An amused smirk tainted his lips when he crawled into bed after me. “I honestly think that this is all an act. One day you were angry, demanding to go home. Next thing you were all nice and you kissed me out of nowhere today. I can’t pin point what game you are playing.”

I gently placed my palm on his cheek, glad that we were even closer to the teddy bear nestled in-between the pillows. “I’m not playing games, sthandwa sami. What could I possibly gain from playing games disguised as love? I was so angry, frustrated and hurt by the past. I didn’t think I would ever get over it or see you as the man I once loved.

But this whole thing happened and we were forced to live together. Each day you made the possibility of us look so easy, you made it feel right and you made it look effortless. I know you share the same views with my dad as far as making food for a woman is concerned but you suck it up and you wake me up with the smell of breakfast made with love because you care more about me than your preconceived ideas of what it means to be a man and because you know those little things matter to me.

My mind tells me that me and you are a thing of the past. That too much has happened and we could never rise up from the rubble. But I’ve never known how to separate my mind from my heart. I think, it beats. It’s hard to distinguish between the two.

When you are gone I’m always wondering how you’re doing. I wake up, and I hate how stupid this sounds, but my heart smiles when I see you. I rejoice when you make it through the night without waking up in a sweat. I think of asking if you’re okay, if you’re happy, if you’re doing all the things you want to be doing. You are so good and I want to kiss the kindness inside you. I want you to be loved in the exact way you love. I want to trace your insecurities back their roots and kiss all your bruised spots but I put up a fight because there is no logic in falling for your rapist.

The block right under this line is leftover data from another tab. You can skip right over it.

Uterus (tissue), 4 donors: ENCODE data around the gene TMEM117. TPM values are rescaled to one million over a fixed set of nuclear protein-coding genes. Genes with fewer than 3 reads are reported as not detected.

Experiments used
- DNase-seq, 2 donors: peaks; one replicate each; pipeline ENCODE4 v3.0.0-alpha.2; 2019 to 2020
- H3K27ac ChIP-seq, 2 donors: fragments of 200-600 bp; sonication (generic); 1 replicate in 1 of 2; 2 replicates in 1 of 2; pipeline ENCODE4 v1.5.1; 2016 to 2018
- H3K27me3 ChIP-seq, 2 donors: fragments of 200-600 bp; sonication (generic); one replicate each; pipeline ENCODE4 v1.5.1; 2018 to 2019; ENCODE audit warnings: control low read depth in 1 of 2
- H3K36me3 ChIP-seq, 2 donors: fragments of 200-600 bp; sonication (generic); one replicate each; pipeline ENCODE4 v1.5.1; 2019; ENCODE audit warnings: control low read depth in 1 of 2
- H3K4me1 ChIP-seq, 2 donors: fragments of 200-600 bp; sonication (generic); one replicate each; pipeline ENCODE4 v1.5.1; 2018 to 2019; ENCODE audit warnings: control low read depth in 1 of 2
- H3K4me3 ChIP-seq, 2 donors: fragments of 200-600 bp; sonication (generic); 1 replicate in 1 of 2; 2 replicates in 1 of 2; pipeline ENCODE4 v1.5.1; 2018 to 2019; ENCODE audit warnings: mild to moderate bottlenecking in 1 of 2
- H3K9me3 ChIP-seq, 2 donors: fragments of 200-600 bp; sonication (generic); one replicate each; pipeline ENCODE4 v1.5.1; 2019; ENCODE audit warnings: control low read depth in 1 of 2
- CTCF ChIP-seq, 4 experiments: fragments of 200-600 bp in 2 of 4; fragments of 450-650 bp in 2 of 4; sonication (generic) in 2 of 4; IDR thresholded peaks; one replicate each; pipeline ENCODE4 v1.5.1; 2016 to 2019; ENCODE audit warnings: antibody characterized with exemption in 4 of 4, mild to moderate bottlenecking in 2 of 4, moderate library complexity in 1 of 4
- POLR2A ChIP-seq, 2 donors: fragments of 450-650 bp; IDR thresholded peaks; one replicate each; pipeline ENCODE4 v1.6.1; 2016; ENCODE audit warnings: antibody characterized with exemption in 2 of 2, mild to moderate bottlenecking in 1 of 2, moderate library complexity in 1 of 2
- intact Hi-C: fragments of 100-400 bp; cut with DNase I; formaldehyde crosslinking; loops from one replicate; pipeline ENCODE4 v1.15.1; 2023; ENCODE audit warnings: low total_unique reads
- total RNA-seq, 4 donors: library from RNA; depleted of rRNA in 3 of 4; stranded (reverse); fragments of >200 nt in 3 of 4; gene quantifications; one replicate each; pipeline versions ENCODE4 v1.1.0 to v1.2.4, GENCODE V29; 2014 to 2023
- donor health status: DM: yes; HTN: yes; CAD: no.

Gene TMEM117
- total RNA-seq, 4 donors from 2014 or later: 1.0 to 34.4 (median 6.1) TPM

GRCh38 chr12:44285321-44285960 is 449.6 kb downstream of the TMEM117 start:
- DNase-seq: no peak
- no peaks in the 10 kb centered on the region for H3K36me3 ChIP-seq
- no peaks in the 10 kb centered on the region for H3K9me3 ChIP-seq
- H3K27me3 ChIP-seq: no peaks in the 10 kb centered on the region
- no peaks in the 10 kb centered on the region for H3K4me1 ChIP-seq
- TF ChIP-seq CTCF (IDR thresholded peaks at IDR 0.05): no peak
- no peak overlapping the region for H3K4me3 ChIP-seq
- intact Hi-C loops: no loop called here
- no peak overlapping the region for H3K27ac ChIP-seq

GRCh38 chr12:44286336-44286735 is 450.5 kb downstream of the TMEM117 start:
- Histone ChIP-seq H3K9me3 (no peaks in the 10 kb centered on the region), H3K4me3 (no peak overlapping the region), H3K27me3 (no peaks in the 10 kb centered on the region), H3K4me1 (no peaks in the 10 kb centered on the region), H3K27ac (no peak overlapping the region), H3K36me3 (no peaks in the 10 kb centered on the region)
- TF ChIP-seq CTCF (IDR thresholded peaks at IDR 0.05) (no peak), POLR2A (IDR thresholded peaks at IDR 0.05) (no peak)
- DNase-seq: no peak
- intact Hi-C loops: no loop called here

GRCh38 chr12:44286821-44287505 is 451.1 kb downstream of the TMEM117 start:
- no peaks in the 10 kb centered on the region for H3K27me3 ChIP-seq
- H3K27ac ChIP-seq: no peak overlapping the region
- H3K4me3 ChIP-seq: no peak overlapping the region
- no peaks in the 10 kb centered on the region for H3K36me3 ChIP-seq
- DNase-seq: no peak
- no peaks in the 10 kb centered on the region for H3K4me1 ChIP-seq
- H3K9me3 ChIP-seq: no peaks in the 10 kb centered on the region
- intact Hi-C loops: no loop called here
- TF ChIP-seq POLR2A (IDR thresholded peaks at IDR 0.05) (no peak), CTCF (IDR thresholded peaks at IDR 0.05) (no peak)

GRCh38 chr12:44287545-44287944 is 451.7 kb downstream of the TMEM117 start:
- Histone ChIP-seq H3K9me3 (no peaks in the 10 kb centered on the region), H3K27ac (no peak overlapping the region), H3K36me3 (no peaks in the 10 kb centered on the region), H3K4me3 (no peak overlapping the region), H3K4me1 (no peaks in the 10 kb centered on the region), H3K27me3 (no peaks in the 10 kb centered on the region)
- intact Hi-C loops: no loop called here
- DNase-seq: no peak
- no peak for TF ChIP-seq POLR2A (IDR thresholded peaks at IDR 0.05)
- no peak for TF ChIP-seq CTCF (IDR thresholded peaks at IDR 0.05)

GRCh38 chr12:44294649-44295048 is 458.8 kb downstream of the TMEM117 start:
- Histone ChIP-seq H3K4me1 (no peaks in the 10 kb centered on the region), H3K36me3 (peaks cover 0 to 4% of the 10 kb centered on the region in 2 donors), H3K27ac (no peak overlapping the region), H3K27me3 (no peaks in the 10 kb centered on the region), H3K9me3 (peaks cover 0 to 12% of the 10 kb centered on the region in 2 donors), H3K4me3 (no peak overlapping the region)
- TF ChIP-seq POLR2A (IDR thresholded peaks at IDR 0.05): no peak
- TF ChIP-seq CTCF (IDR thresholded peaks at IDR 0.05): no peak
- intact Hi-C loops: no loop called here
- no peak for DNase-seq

I also put up a fight for so long because I am scared of having my heart broken again. You are still hurting and I’m bleeding too. Maybe we aren’t healed enough for something real. Maybe we will put up walls or someone will run, or the undeniable chemistry between us is all in my head to begin with. I don’t know if I could survive losing you and having to learn how to live without you again.

Phangwa, ndengezi kamayebuka, phampatha, I can never love the way that I love you. You called it, Levi was the rebound guy. He was just there trying to fill a void. You are my Cinderella, it is only your foot that is the perfect fit.

You think this is all a game because deep down you are scared, I am scared too. I do not know how I will react when you are on top of me again. I don’t even know if I will be able to look past what happened and give myself wholly to you like I did before the incident but I am trying. I know that I am not ready for any of this but you make me want to be ready. You’re the only reason I needed to be.

Here you are, laying next to me, looking like everything I’ve dreamed of — looking like everything I’ve asked for. My answered prayer. I’m done making excuses and I’m done telling myself that this can’t be right. All that has happened is in the past. My heart is open and ready to be all yours again.”

He smiled. “I am sorry for doing what I did to you, know that the apology comes from deep within. I did what I did because I wanted you to hurt as much as I was hurting. I hated myself so much for it I even found ways to convince myself that it wasn’t as bad as it was, that perhaps it wasn’t rape but it was. It was cowardly of me to pretend that I was mentally ill so that I wouldn’t be punished for it….We don’t have to rush into intimacy. Remember I used to tell you that I would wait until you were ready to have sex because we have a lifetime together?”
I nodded my response.
“Good. I will wait for you,” he leaned forward to gather me up in his arms and kissed me.
A whole new level of discomfort consumed me in coming to terms with the fact that this was only the beginning.